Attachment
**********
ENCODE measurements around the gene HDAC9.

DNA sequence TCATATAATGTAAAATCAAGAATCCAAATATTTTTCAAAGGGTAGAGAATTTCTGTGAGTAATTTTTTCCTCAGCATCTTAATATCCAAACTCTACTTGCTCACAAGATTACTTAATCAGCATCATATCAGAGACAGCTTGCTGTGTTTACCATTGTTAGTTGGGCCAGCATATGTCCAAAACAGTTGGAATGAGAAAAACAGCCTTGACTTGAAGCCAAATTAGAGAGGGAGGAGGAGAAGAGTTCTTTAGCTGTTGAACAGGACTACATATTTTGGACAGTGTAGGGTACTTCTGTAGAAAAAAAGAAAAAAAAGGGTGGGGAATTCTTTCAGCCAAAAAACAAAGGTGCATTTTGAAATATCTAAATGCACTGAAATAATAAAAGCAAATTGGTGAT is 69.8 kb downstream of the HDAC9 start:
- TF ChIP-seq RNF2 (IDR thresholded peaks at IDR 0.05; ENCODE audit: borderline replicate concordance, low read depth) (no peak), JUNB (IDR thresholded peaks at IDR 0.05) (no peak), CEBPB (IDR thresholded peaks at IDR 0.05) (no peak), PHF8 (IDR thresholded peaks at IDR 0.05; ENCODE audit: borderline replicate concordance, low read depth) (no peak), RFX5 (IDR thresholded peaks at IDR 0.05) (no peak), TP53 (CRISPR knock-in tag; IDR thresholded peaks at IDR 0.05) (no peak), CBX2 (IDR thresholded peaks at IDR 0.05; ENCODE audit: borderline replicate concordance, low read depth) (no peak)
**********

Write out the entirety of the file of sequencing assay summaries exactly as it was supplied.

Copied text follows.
ENCODE measurements around the gene HDAC9.

DNA sequence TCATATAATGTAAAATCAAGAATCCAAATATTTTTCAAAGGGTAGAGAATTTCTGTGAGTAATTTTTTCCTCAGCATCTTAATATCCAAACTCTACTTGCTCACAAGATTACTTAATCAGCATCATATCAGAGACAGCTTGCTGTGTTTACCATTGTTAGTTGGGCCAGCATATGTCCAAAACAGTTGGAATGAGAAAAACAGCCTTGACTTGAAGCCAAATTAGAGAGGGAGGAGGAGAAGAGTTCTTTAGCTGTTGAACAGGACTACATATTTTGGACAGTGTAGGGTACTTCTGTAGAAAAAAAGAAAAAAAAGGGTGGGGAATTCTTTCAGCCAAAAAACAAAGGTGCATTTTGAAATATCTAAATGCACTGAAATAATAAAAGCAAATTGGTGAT is 69.8 kb downstream of the HDAC9 start:
- TF ChIP-seq RNF2 (IDR thresholded peaks at IDR 0.05; ENCODE audit: borderline replicate concordance, low read depth) (no peak), JUNB (IDR thresholded peaks at IDR 0.05) (no peak), CEBPB (IDR thresholded peaks at IDR 0.05) (no peak), PHF8 (IDR thresholded peaks at IDR 0.05; ENCODE audit: borderline replicate concordance, low read depth) (no peak), RFX5 (IDR thresholded peaks at IDR 0.05) (no peak), TP53 (CRISPR knock-in tag; IDR thresholded peaks at IDR 0.05) (no peak), CBX2 (IDR thresholded peaks at IDR 0.05; ENCODE audit: borderline replicate concordance, low read depth) (no peak)